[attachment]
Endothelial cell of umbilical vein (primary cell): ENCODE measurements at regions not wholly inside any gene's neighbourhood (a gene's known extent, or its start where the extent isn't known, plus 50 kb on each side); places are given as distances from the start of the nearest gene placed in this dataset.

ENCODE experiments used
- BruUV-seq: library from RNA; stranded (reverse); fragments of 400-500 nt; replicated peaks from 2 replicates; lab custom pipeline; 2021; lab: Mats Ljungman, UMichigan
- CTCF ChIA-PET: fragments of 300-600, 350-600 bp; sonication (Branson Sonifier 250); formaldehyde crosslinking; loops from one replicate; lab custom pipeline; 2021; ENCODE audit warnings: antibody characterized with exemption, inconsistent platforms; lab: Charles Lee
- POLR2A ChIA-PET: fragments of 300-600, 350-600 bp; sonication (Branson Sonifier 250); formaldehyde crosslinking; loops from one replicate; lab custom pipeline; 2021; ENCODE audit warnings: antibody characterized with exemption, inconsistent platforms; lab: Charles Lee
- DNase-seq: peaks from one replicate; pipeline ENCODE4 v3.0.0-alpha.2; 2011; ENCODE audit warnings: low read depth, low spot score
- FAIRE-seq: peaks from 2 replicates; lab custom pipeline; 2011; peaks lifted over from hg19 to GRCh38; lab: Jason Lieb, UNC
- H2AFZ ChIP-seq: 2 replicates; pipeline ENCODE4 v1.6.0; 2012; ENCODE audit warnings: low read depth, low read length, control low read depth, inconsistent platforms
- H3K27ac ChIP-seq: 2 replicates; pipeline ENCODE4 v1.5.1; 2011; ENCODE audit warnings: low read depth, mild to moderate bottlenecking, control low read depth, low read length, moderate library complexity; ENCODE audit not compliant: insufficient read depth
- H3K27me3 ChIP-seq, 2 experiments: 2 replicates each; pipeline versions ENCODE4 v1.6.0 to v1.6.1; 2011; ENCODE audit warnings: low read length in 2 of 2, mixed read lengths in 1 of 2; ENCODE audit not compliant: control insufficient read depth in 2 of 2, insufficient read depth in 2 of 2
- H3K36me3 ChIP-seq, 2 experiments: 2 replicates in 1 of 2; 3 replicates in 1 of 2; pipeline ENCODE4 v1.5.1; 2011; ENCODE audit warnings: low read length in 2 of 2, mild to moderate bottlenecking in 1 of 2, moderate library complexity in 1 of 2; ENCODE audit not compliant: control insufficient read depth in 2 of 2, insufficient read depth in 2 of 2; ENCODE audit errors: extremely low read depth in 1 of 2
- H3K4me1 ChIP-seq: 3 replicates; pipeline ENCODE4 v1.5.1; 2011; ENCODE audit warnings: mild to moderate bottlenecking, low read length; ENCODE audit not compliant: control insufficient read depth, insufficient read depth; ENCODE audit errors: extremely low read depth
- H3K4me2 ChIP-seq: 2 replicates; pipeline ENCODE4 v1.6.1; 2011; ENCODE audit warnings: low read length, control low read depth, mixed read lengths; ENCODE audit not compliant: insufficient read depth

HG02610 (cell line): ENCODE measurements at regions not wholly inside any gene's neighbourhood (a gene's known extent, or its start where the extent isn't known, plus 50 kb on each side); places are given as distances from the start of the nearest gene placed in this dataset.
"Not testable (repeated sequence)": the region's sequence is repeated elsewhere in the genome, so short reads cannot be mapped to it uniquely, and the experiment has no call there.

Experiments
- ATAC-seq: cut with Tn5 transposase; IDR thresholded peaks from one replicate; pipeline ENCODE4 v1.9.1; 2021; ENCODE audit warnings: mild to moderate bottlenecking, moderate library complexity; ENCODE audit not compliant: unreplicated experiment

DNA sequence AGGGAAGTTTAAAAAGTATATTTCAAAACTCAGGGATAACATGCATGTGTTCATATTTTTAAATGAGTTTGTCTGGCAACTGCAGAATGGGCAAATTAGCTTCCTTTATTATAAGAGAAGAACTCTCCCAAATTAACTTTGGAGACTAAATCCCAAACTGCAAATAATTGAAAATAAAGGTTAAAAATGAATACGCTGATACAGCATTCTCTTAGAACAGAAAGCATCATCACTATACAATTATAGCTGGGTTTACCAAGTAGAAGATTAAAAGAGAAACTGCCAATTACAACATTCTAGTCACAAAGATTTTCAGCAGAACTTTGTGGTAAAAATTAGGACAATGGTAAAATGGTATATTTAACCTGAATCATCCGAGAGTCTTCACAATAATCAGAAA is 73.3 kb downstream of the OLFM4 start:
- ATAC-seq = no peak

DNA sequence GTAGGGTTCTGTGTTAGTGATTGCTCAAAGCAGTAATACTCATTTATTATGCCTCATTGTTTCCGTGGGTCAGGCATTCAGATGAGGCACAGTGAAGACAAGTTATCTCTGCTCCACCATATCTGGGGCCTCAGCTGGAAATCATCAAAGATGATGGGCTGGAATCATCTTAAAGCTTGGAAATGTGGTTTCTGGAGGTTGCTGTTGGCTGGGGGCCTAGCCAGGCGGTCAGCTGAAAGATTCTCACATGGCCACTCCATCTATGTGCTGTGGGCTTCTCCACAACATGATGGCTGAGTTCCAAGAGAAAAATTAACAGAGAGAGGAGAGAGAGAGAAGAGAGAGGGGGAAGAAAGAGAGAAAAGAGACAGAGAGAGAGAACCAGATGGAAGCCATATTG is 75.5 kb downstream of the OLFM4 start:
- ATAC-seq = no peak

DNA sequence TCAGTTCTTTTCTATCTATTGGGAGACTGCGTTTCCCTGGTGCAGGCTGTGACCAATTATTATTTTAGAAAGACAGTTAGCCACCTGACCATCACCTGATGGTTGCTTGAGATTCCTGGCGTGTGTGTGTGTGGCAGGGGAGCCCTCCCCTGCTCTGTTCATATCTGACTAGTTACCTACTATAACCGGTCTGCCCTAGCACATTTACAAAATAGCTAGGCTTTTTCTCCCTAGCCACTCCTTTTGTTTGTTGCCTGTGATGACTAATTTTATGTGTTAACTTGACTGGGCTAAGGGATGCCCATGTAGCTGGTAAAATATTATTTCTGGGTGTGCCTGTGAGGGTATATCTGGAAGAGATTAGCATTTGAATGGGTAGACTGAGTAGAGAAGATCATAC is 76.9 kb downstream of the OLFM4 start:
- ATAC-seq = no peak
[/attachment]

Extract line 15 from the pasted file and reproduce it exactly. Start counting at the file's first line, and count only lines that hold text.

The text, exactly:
"Not testable (repeated sequence)": the region's sequence is repeated elsewhere in the genome, so short reads cannot be mapped to it uniquely, and the experiment has no call there.